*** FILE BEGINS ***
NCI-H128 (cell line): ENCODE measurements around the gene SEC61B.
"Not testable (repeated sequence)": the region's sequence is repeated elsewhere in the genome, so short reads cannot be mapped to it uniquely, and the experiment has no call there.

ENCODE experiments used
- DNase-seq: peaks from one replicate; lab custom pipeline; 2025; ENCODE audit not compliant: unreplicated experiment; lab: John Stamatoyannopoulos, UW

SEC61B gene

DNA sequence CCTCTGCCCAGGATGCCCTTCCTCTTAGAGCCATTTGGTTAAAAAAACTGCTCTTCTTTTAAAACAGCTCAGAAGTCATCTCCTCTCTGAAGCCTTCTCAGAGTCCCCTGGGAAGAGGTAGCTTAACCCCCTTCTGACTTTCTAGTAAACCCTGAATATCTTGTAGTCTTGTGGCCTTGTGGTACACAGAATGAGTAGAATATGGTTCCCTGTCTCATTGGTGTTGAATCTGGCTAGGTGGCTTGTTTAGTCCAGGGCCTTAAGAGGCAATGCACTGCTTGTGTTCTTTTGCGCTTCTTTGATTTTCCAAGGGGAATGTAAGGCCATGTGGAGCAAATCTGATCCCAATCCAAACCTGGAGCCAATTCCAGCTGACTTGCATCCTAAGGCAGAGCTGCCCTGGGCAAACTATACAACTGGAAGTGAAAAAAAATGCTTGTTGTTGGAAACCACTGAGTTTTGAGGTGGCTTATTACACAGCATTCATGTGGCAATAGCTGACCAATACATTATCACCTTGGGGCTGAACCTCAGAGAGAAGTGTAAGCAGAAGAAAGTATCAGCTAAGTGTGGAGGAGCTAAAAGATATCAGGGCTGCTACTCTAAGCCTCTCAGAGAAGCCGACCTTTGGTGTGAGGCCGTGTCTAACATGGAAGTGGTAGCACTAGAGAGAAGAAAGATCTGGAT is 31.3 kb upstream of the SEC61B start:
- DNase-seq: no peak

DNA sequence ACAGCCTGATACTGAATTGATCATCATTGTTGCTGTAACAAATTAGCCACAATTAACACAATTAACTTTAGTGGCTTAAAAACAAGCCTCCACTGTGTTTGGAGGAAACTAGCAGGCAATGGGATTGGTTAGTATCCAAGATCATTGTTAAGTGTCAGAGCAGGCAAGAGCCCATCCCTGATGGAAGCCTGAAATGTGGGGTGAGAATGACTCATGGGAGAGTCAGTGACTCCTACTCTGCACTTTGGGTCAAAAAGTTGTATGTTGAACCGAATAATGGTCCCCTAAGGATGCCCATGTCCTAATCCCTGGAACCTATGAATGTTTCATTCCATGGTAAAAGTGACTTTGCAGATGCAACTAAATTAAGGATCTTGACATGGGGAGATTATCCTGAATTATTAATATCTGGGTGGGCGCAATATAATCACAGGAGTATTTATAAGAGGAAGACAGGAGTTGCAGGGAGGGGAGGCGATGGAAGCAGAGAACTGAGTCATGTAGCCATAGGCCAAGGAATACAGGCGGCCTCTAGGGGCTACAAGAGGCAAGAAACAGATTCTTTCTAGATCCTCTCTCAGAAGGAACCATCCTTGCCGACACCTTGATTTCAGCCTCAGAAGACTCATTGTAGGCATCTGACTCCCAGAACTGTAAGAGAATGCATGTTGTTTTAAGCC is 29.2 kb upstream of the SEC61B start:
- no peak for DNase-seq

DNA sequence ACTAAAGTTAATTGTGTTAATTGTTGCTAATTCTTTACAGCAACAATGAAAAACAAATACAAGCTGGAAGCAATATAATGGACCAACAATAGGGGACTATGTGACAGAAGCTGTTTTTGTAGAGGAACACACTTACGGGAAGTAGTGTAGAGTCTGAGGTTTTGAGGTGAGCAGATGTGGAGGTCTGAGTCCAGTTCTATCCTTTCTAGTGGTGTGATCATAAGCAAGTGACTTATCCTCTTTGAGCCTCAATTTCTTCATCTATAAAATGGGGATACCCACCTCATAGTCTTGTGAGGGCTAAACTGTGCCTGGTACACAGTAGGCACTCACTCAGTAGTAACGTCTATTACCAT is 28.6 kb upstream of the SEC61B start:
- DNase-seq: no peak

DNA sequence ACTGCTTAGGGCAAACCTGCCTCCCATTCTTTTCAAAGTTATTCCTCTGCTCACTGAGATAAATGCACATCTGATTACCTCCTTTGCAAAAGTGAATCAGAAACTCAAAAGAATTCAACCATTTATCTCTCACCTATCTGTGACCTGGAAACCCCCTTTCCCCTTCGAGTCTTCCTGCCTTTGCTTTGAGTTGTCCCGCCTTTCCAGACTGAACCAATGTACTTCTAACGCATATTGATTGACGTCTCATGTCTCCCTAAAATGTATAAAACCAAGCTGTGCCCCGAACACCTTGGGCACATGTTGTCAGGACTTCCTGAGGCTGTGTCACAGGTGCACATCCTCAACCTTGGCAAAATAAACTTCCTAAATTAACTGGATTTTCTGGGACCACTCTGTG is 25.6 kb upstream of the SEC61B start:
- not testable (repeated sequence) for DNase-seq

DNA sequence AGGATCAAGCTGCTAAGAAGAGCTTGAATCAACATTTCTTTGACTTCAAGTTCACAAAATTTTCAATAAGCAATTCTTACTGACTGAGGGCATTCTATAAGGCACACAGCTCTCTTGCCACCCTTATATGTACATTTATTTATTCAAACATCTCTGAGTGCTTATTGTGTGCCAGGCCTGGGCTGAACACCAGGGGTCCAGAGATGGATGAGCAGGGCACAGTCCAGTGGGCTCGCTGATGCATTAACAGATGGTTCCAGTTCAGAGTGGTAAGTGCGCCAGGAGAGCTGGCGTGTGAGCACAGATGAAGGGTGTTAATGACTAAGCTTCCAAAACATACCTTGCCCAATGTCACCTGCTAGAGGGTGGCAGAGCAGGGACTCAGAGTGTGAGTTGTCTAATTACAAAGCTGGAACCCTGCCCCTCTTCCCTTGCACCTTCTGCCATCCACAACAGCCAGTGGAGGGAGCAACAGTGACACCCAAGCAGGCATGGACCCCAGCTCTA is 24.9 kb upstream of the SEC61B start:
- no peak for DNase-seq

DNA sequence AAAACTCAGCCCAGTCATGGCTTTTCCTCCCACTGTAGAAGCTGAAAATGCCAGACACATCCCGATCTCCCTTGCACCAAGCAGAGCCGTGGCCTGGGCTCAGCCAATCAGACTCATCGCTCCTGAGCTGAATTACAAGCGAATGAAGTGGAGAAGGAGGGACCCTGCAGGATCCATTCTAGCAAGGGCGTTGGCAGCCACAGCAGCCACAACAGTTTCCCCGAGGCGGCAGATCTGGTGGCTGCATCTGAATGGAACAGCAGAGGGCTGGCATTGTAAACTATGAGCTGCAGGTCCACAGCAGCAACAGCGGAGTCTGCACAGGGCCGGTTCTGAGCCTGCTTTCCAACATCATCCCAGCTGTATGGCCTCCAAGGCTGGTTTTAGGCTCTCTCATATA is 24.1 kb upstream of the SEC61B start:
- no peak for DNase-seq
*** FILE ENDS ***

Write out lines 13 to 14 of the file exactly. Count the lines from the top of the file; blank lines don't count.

- not testable (repeated sequence) for DNase-seq

DNA sequence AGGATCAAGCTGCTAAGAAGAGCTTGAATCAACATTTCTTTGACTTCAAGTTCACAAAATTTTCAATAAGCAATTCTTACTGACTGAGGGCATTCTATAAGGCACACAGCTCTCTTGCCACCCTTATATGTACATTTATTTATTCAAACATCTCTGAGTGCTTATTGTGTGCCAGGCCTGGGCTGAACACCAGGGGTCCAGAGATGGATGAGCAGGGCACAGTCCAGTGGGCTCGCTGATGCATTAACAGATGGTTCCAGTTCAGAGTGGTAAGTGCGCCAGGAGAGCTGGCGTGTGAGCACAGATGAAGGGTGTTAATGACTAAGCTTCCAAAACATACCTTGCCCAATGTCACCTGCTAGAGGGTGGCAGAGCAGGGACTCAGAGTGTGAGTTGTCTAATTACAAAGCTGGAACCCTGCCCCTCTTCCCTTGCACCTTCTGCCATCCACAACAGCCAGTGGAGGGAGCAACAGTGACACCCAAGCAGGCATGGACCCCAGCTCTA is 24.9 kb upstream of the SEC61B start: